It has nearly been three months since the Rolls-Royce Trent 900 uncontained failure on Qantas A380 flight QF32. Since the 4 November accident little has been seen of the aircraft involved, VH-OQA and named Nancy-Bird Walton.
Theories ranging from the humble to extravagant are circulating about the aircraft’s fate, but a Qantas spokesman re-iterates the airline’s earlier intentions of repairing VH-OQA and returning her to service, but not before she becomes a royal hangar queen (my take, not his).
“Developing a repair plan for OQA is continuing,” the spokesman says.
“We have not put a timeline on this, but have confirmed, in the face of reasonably persistent rumours that the aircraft is not repairable, that it is absolutely repairable and will return to service at the appropriate time.”
It has been suggested that time could be this May, but the spokesman says that “would be wide off the mark”.
The damage to VH-OQA was officially cataloged in the ATSB’s December preliminary report. “The failure of the No 2 engine ejected a number of engine components that struck the aircraft or were liberated overboard,” the ATSB says. “Sections of the intermediate pressure (IP) turbine disc penetrated the leading edge of the left wing inboard of the No 2 engine, resulting in damage to the leading edge structure, the front wing spar and the upper surface of the wing.”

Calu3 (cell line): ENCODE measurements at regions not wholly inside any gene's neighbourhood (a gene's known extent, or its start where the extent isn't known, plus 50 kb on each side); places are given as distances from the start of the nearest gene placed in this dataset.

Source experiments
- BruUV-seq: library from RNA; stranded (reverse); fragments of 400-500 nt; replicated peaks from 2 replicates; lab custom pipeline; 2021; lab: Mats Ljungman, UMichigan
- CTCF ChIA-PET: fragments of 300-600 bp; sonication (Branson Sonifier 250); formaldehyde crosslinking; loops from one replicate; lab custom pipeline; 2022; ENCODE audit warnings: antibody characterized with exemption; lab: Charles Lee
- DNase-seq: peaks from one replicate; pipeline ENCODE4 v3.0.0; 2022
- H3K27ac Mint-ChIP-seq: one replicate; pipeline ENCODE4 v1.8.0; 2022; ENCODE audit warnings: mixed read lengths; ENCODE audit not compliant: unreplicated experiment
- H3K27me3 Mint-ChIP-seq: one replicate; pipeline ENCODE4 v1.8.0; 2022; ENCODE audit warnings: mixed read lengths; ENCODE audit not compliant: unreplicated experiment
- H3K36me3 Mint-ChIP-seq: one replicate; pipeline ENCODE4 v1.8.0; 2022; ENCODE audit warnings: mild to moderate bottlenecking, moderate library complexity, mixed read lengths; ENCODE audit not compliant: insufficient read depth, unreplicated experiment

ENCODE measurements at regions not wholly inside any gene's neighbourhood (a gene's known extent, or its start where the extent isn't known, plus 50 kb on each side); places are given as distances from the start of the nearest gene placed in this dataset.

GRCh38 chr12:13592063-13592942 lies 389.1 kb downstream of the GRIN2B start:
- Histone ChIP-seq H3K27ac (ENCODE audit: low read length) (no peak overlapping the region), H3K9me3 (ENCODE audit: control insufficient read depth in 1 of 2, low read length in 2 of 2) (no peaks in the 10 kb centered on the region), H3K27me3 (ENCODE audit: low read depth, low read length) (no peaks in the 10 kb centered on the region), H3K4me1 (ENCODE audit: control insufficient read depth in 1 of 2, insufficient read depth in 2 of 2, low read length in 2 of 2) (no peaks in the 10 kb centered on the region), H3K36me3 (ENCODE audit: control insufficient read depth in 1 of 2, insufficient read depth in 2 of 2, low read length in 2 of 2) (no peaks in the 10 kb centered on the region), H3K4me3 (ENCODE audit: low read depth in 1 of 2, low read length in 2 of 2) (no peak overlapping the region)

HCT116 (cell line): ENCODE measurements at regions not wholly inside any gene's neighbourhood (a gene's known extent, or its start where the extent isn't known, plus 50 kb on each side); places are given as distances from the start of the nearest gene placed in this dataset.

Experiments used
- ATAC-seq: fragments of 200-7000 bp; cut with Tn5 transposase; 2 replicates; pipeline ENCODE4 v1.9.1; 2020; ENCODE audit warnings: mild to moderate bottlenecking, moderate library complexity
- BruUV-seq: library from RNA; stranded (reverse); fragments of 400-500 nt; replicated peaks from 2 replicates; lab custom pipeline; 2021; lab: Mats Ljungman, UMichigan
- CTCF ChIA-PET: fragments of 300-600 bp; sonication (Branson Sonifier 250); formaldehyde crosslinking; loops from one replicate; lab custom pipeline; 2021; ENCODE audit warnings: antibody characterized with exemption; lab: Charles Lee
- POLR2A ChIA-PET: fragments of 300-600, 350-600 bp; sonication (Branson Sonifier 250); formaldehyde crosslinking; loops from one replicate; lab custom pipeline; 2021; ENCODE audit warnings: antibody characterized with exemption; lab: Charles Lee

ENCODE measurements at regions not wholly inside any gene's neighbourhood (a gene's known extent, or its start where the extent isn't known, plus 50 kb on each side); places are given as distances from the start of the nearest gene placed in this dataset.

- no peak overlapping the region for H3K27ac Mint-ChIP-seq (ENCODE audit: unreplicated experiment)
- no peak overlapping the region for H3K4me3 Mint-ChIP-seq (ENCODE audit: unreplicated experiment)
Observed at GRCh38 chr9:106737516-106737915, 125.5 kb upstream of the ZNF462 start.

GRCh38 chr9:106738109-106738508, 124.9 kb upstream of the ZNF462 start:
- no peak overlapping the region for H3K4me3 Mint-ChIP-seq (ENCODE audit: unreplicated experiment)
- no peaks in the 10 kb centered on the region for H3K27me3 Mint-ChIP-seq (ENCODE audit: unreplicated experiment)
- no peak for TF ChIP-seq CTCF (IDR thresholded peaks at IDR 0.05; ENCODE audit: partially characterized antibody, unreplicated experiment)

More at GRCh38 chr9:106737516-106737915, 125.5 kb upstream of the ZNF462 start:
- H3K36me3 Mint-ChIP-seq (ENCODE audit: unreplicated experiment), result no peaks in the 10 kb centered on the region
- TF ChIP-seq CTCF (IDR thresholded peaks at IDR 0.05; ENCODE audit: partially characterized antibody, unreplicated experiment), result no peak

A small section of the No 2 engine’s “liberated turbine disc” penetrated the left wing-to-fuselage fairing, damaging numerous system components, the fuselage structure, and elements of the aircraft’s electrical wiring. Debris also hit the left wing’s lower surface, causing a fuel leak from the No 2 engine fuel feed tank and left wing inner fuel tank..
Debris also hit the No 2 engine support pylon, the No 1 engine, the left fuselage keel beam support splice, and the left wing false spar. A small impact region was also observed on the left side of the aircraft’s fuselage.